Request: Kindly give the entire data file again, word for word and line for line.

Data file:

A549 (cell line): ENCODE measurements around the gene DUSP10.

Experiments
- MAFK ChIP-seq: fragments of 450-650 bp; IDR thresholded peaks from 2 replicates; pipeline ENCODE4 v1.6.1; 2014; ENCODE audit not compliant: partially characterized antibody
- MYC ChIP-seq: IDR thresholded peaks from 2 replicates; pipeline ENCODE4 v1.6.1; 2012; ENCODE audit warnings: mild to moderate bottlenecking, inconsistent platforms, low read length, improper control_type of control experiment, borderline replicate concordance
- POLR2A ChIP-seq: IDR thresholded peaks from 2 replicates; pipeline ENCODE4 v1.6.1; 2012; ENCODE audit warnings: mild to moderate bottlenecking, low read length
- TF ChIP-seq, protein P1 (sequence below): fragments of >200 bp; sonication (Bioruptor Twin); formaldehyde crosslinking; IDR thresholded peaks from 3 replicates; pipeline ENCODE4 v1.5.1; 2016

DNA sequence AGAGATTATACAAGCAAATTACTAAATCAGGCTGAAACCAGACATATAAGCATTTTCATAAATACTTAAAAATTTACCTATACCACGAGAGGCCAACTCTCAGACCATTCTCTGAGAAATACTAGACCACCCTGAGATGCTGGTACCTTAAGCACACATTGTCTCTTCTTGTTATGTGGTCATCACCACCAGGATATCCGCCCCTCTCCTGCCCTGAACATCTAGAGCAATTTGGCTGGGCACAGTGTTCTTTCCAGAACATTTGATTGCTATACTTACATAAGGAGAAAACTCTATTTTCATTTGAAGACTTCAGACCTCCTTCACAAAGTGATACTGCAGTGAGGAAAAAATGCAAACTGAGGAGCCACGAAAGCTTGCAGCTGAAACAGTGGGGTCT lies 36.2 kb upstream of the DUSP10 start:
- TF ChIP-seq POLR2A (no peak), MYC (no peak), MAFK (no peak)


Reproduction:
A549 (cell line): ENCODE measurements around the gene DUSP10.

Experiments
- MAFK ChIP-seq: fragments of 450-650 bp; IDR thresholded peaks from 2 replicates; pipeline ENCODE4 v1.6.1; 2014; ENCODE audit not compliant: partially characterized antibody
- MYC ChIP-seq: IDR thresholded peaks from 2 replicates; pipeline ENCODE4 v1.6.1; 2012; ENCODE audit warnings: mild to moderate bottlenecking, inconsistent platforms, low read length, improper control_type of control experiment, borderline replicate concordance
- POLR2A ChIP-seq: IDR thresholded peaks from 2 replicates; pipeline ENCODE4 v1.6.1; 2012; ENCODE audit warnings: mild to moderate bottlenecking, low read length
- TF ChIP-seq, protein P1 (sequence below): fragments of >200 bp; sonication (Bioruptor Twin); formaldehyde crosslinking; IDR thresholded peaks from 3 replicates; pipeline ENCODE4 v1.5.1; 2016

DNA sequence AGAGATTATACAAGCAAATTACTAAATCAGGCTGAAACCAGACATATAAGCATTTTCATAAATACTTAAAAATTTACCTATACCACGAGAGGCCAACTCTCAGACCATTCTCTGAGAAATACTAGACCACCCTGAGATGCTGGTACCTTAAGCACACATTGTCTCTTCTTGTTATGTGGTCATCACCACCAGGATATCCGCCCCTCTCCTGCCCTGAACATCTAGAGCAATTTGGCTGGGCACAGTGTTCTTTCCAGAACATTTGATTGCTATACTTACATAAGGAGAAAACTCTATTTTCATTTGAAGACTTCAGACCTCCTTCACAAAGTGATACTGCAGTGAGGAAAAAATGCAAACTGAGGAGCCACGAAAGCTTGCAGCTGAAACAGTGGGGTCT lies 36.2 kb upstream of the DUSP10 start:
- TF ChIP-seq POLR2A (no peak), MYC (no peak), MAFK (no peak)